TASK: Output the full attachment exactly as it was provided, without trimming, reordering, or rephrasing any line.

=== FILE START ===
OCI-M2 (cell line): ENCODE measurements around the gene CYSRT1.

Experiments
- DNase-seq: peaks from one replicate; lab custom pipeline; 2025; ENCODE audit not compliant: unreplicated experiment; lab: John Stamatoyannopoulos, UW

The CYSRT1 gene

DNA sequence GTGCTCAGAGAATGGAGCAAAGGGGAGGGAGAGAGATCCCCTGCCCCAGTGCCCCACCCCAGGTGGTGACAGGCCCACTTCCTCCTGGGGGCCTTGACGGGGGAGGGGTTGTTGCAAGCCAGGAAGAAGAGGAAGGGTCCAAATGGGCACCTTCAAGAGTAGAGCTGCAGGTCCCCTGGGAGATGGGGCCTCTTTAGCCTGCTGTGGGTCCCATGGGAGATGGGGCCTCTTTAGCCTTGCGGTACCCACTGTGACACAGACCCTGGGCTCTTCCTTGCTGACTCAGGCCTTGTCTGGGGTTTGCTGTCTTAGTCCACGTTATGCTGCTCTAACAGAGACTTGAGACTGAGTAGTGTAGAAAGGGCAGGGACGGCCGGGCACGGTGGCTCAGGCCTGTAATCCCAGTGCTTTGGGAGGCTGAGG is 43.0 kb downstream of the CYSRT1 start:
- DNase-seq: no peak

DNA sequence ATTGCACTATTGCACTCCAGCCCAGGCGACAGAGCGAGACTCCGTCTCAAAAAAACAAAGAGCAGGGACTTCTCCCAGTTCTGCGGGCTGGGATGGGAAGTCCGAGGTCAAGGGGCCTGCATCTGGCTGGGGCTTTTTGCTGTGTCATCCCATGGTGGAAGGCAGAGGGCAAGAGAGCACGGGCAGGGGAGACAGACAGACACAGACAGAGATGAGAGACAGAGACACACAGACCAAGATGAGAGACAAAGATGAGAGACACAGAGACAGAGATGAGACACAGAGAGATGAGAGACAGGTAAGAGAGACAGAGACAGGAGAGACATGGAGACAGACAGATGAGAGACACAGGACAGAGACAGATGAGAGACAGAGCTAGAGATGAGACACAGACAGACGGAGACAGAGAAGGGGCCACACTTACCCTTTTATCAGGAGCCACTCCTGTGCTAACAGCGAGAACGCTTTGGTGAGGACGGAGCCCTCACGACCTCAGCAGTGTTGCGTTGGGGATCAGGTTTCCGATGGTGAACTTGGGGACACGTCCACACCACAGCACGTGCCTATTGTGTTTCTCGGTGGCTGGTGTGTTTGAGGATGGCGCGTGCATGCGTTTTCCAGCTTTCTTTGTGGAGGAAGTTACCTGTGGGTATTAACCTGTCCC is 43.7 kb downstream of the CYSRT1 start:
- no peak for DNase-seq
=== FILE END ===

OCI-M2 (cell line): ENCODE measurements around the gene CYSRT1.

Experiments
- DNase-seq: peaks from one replicate; lab custom pipeline; 2025; ENCODE audit not compliant: unreplicated experiment; lab: John Stamatoyannopoulos, UW

The CYSRT1 gene

DNA sequence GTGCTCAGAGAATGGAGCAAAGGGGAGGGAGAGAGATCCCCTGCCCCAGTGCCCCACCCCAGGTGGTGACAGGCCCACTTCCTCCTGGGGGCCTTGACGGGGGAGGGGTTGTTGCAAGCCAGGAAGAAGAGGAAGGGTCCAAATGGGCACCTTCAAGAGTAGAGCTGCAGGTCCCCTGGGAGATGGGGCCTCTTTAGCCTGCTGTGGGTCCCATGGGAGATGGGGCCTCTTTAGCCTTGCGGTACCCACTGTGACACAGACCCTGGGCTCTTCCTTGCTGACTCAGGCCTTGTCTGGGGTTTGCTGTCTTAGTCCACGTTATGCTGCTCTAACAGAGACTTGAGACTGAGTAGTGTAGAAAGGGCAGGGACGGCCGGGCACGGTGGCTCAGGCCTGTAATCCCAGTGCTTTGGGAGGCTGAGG is 43.0 kb downstream of the CYSRT1 start:
- DNase-seq: no peak

DNA sequence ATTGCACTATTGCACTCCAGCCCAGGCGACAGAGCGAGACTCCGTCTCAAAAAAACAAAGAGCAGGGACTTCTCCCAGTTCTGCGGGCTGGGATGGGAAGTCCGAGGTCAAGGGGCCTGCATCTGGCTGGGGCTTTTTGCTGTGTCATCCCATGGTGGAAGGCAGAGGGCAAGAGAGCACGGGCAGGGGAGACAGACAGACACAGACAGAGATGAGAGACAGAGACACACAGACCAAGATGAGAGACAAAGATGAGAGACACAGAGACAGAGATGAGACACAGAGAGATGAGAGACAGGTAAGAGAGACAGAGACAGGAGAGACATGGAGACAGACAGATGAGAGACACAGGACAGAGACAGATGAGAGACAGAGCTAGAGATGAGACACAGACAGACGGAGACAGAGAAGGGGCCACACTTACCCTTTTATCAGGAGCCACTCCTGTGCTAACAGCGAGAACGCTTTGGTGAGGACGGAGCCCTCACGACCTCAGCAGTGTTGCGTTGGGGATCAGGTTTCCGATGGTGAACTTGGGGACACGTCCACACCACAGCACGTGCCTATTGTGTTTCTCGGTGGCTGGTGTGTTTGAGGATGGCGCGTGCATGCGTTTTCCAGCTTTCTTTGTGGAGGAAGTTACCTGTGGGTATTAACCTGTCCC is 43.7 kb downstream of the CYSRT1 start:
- no peak for DNase-seq